Even with this leg-up on the application “plumbing”, many SCADA system still suffer from cluttered HMIs, and the vendor provided templates are intended to help address that as well.
“Efficient HMI” Concept – being delivered by GE Digital.
Experience serving the industrial sector has shown that in the most productive environments, SCADA systems present screen to operators that are easy to interpret. By having the operator’s work foremost in screen design, they can be up to 40% more effective in spotting issue that require technical teams to resolve. Engineers can then respond faster to events on the production line. GE Digital has been delivering templates intended to support this “Efficient HMI” concept as part of their IFIX HMI/SCADA system.
The templates, refine HMI displays to focus on the most critical information related to executing the work. This decluttered interface improves operator effectiveness in regular operation, and makes it easier to spot issues exceptions, with means improved situational awareness, and more focused reactions to such issues. The overall effect is a higher level of productivity, on measures such as machine utilisation, throughput and quality.
Following this approach, IFIX also features preconfigured sample systems that are aimed at elements of the food, beverage and CPG industries. For example, Novotek can supply the IFIX software with a preset tailored for juice plants, with a display that provides an overview of processes from raw material intake to filling and packaging. Beverage production engineers can run this system immediately following installation to gain an immediate assessment of how production is performing. Even where adaptation is needed, the templates provide working examples of both the efficient look-and-feel, and of the most modern approaches to the technical configuration underneath it all. So engineers and IT teams get a practical hand in furthering their technical knowledge, smoothing the adoption of new versions and related modern development tools.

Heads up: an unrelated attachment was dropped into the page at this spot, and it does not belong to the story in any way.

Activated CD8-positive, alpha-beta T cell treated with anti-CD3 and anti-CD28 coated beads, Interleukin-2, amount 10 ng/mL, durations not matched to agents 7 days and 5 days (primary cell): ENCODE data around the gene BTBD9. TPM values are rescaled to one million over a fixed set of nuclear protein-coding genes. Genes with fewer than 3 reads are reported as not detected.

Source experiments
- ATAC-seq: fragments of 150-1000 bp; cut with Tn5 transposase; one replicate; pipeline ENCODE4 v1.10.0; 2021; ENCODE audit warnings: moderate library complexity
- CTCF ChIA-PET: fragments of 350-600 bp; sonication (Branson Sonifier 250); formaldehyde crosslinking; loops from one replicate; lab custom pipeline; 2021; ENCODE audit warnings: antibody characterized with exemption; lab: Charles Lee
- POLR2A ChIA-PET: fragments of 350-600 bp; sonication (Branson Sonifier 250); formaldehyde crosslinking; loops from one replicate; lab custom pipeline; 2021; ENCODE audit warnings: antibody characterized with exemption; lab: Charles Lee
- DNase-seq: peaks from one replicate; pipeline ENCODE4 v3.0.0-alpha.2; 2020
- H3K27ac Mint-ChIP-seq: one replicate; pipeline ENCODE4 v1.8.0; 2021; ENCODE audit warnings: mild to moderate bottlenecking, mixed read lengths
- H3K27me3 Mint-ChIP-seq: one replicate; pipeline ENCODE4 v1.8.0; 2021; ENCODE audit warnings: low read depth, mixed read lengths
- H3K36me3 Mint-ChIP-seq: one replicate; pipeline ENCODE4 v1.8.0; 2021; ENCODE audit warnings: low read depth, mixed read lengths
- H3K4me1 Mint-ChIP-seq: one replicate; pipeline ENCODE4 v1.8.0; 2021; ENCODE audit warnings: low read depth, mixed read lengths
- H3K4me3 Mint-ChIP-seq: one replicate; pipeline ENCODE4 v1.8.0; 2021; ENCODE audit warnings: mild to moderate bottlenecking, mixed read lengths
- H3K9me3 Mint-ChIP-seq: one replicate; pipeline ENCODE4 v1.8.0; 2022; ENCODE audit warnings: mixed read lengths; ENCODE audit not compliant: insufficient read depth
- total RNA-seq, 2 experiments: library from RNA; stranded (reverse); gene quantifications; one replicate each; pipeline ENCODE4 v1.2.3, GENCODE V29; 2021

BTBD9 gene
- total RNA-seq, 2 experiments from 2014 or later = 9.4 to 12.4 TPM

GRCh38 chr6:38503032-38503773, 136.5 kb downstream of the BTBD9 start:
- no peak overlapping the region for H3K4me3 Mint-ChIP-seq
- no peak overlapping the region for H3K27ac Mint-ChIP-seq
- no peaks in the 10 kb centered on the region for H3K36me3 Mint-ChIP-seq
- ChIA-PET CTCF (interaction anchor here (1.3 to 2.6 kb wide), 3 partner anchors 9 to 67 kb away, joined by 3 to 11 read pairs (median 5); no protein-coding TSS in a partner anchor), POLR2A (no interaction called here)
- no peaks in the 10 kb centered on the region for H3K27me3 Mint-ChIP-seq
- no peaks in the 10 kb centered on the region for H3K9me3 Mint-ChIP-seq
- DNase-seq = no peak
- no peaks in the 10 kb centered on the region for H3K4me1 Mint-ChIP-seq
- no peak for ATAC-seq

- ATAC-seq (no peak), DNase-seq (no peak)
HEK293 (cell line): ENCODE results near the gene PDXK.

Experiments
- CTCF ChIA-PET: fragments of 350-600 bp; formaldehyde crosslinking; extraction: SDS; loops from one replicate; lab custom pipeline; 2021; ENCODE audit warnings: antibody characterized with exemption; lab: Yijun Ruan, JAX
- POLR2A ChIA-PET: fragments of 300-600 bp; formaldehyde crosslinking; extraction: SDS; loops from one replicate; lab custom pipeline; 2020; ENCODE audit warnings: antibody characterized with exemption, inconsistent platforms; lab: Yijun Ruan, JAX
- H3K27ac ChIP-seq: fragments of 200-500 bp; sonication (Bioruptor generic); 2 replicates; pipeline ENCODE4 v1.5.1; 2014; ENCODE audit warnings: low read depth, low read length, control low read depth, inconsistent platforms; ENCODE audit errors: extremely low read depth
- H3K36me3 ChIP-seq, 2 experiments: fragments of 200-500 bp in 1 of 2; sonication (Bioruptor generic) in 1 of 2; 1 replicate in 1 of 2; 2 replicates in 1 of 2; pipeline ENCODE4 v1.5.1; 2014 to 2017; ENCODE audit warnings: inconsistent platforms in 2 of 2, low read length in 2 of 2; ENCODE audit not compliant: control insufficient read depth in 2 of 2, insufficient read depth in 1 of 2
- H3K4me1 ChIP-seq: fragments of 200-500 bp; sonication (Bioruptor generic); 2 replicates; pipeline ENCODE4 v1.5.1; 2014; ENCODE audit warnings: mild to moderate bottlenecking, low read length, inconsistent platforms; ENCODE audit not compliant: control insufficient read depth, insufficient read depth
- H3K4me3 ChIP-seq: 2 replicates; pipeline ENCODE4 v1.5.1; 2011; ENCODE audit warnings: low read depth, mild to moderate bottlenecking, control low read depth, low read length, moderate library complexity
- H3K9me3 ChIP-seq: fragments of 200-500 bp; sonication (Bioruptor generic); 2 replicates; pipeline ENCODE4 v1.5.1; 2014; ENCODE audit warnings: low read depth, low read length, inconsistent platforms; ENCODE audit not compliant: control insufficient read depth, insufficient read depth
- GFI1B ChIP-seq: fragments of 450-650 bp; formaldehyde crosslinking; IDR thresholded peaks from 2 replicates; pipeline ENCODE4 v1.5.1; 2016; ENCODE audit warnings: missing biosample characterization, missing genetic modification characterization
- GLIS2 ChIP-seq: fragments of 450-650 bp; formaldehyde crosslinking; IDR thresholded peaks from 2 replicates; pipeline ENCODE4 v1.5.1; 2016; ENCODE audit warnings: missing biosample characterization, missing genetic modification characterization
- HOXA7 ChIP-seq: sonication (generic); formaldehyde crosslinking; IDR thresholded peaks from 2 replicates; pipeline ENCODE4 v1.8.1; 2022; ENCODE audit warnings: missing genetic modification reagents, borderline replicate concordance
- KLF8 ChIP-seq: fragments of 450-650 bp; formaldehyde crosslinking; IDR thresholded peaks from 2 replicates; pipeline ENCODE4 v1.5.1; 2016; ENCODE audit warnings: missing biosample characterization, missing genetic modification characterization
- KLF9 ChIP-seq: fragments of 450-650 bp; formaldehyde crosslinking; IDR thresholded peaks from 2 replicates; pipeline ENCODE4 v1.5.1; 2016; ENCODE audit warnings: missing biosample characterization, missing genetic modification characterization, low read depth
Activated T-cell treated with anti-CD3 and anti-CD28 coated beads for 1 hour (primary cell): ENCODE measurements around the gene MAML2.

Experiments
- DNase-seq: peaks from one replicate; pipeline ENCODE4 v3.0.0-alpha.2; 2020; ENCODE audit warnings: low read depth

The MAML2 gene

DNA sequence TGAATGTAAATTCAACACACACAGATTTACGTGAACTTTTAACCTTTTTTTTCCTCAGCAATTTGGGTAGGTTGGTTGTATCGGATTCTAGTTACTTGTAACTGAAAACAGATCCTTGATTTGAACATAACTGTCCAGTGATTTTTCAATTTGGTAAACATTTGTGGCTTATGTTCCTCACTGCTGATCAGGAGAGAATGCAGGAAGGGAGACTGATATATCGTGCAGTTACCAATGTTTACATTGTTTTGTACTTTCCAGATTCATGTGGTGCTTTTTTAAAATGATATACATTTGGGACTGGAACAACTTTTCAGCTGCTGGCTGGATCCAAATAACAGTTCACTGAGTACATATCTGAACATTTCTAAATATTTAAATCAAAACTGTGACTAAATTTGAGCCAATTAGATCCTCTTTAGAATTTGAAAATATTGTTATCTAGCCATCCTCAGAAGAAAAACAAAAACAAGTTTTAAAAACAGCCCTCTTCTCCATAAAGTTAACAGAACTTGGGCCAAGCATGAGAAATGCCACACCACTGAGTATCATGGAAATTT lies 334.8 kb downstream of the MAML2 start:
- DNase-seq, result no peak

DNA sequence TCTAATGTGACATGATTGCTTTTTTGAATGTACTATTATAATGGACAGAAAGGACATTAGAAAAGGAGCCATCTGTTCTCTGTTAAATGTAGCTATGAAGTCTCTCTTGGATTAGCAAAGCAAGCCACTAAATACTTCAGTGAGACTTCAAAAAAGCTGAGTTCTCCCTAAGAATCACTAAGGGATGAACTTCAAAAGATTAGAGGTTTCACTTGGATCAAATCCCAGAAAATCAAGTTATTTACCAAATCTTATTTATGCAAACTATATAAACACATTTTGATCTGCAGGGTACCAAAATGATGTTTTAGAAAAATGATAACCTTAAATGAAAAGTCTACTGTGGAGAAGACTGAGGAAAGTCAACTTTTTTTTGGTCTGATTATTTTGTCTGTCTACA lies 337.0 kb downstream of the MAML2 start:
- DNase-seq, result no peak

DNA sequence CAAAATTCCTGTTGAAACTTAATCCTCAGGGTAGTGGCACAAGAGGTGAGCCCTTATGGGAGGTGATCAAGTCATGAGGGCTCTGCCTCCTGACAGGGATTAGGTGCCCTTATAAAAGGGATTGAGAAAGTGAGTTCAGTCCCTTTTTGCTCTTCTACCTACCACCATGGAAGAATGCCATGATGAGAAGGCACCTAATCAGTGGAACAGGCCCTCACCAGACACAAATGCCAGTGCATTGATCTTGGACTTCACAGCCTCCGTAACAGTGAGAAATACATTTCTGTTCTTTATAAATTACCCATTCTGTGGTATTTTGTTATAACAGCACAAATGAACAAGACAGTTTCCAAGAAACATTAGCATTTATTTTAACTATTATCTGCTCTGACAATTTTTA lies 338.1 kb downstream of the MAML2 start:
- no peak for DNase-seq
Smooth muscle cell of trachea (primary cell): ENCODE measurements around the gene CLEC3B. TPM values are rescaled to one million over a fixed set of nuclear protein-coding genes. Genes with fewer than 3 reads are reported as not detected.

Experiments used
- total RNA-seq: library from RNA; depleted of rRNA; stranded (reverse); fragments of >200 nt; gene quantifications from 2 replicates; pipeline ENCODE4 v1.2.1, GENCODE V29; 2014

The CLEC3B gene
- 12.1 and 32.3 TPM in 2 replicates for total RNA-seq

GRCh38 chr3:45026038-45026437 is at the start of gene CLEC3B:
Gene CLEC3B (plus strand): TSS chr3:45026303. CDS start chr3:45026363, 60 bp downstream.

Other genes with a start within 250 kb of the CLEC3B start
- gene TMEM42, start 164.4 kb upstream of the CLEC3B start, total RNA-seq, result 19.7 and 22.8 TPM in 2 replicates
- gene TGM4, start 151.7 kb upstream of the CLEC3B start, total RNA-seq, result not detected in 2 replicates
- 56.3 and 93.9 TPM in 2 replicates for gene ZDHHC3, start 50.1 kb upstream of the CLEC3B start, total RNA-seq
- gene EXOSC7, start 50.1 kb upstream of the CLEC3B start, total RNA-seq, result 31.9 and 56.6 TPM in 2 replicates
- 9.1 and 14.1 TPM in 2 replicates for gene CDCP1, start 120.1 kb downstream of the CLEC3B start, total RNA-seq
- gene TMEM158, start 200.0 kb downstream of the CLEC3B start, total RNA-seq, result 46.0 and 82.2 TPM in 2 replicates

It’s not unusual for engineers to believe that preset templates might not adequately fit their unique operations, yet we’ve found that the preconfigured settings often provide a substantial benefit. Of course there is no substitute for testing this directly, which is why Novotek and GE Digital offer CPG companies and food and beverage manufacturers a free demo of IFIX to see how effectively the templates suit them.
Automation may not necessarily be something new for the food, beverage and CPG sectors, but its continued evolution brings with it new implementation challenges and operational complexities. Novotek values the work by GE Digital on the Efficient HMI concept and application templates as they offer useful tools to customers to help them modernise quickly and safely. And by sharing the methods and example applications, the customer’s IT and engineering groups are given a helping hand in building a bridge from the technical realities of long-established SCADA systems to a more modern solution.